The History of the Decline and Fall of the Roman Empire

by Edward Gibbon
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Last Updated on June 19, 2019, by eNotes Editorial. Word Count: 304

Revenge is profitable, gratitude is expensive.

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This quote refers to civil wars and the tendency after them to remember the injuries caused so that these can be revenged but not what the victors owe to those whose actions helped them. Injuries are remembered because revenge justifies taking spoils from others. The need for gratitude is forgotten, because then you might be expected to give a gift, which could cost you. In other words, we nurse the emotions that lead to our material betterment.

The ascent to greatness, however steep and dangerous, may entertain an active spirit with the consciousness and exercise of its own power: but the possession of a throne could never yet afford a lasting satisfaction to an ambitious mind.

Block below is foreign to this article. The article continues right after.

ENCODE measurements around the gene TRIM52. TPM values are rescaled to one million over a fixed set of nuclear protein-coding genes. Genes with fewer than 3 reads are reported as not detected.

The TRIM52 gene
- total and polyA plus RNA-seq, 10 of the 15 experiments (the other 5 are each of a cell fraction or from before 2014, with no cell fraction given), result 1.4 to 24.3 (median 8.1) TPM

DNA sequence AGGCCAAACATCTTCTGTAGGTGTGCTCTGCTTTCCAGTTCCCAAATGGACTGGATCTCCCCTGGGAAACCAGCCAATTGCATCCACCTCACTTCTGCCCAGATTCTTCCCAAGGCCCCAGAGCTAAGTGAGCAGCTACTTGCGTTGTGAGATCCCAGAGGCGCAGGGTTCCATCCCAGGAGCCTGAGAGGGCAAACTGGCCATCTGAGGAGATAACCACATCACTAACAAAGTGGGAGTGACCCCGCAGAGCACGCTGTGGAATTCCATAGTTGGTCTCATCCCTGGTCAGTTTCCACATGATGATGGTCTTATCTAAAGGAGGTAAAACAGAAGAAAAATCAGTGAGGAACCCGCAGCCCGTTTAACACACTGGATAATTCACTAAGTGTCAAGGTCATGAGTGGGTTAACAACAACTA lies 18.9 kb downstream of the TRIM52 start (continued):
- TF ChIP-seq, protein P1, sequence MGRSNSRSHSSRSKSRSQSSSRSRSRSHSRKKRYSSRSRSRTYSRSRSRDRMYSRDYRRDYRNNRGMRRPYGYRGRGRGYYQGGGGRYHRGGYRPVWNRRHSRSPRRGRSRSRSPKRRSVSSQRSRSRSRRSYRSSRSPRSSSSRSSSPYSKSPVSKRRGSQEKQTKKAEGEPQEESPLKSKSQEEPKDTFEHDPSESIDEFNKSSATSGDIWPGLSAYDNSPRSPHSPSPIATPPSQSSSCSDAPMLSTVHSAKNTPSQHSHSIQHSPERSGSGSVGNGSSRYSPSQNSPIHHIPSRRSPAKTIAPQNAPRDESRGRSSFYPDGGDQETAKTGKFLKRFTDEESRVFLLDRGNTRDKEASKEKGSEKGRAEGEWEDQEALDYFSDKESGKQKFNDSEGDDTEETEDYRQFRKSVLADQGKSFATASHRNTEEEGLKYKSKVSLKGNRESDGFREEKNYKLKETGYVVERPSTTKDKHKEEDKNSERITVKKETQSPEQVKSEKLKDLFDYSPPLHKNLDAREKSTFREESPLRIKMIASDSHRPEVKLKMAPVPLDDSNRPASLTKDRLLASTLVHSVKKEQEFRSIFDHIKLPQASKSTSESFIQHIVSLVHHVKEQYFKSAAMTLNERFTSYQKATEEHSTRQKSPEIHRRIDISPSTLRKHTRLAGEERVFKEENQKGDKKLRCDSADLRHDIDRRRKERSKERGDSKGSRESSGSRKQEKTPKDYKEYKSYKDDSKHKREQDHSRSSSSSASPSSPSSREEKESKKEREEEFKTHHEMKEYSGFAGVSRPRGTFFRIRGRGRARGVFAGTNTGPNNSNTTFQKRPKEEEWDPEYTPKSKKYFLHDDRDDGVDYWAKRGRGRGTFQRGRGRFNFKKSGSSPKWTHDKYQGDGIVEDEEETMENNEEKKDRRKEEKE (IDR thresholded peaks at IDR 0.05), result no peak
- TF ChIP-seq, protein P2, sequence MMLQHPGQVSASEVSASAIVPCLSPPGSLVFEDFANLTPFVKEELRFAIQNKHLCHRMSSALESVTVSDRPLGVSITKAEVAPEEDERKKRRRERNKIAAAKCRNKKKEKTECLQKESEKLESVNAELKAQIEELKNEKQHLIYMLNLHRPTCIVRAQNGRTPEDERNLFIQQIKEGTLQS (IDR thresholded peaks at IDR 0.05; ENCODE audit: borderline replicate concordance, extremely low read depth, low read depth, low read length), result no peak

This is the sad or "melancholy" plight of the Emperor Severus, who cannot be satisfied with what he has even in old age. When old and infirm, he desires heirs, so he marries and has two sons, who turn out to be spoiled and entitled creatures and a disappointment to him. They also hate each other. This causes division in the court and troubles that could have been avoided had Severus been less ambitious for establishing a dynasty.

Active valour may often be the present of nature; but such patient diligence can be the fruit only of habit and discipline.

In this quote, Gibbon is praising the work of the Roman Legions who laid out their camps with the precision of cities and did not shirk from digging well-made ditches and building careful palisades. He is saying only well-trained troops can achieve this: just being naturally active cannot.

All three of these quotes refer to a specific situation on which Gibbon is commenting. However, all three contain general wisdom that is applicable to many situations, which is why they have been remembered.

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